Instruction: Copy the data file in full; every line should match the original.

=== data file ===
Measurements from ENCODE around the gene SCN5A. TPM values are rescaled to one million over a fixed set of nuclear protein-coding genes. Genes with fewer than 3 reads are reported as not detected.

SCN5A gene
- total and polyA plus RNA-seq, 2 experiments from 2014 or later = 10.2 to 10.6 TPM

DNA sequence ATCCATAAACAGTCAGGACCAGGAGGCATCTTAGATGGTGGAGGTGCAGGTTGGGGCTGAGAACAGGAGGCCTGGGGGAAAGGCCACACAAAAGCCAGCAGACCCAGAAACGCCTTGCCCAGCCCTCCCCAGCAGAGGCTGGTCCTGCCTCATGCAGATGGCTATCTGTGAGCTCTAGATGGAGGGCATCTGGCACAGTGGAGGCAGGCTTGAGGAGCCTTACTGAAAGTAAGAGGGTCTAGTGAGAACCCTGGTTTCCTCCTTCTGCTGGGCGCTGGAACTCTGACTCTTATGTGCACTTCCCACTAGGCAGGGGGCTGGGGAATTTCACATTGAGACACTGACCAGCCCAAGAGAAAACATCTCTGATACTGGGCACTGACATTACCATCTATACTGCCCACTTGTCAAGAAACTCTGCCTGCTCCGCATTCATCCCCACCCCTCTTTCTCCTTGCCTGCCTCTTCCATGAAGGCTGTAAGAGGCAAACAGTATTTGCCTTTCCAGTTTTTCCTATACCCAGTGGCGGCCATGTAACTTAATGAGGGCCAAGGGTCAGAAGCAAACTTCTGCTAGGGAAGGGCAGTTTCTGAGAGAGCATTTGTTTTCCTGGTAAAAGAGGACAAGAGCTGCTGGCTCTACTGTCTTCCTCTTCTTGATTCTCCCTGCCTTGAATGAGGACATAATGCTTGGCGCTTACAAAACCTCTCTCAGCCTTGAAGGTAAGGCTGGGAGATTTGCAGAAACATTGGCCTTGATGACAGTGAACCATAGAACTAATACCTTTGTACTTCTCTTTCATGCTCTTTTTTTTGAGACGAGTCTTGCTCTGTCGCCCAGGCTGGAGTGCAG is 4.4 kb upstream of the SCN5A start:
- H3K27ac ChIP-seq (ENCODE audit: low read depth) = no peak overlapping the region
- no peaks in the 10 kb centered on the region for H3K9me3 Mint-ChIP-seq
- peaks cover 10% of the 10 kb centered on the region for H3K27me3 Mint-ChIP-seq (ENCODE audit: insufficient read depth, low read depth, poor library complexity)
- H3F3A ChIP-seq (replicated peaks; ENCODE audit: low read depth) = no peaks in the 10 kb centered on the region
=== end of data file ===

Measurements from ENCODE around the gene SCN5A. TPM values are rescaled to one million over a fixed set of nuclear protein-coding genes. Genes with fewer than 3 reads are reported as not detected.

SCN5A gene
- total and polyA plus RNA-seq, 2 experiments from 2014 or later = 10.2 to 10.6 TPM

DNA sequence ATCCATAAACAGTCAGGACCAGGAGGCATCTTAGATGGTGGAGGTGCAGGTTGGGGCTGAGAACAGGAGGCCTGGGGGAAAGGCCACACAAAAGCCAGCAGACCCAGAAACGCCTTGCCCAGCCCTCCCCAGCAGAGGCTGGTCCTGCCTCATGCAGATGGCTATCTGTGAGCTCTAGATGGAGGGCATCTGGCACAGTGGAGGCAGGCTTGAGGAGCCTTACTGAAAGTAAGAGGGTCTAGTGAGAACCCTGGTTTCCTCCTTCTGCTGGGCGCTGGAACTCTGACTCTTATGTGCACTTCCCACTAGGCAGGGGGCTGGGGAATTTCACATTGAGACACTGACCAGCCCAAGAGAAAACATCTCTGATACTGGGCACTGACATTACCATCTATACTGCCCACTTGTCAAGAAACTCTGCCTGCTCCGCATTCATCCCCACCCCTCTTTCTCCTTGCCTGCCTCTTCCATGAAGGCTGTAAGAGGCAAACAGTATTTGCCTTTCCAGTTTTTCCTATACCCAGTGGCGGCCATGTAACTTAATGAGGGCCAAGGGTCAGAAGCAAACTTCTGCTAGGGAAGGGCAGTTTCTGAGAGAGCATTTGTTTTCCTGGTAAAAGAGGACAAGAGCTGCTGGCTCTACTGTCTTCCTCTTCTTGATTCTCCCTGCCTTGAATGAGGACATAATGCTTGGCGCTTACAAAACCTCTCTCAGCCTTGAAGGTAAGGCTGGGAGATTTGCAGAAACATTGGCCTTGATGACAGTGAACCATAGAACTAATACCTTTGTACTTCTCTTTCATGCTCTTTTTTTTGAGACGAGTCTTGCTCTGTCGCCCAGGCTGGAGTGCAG is 4.4 kb upstream of the SCN5A start:
- H3K27ac ChIP-seq (ENCODE audit: low read depth) = no peak overlapping the region
- no peaks in the 10 kb centered on the region for H3K9me3 Mint-ChIP-seq
- peaks cover 10% of the 10 kb centered on the region for H3K27me3 Mint-ChIP-seq (ENCODE audit: insufficient read depth, low read depth, poor library complexity)
- H3F3A ChIP-seq (replicated peaks; ENCODE audit: low read depth) = no peaks in the 10 kb centered on the region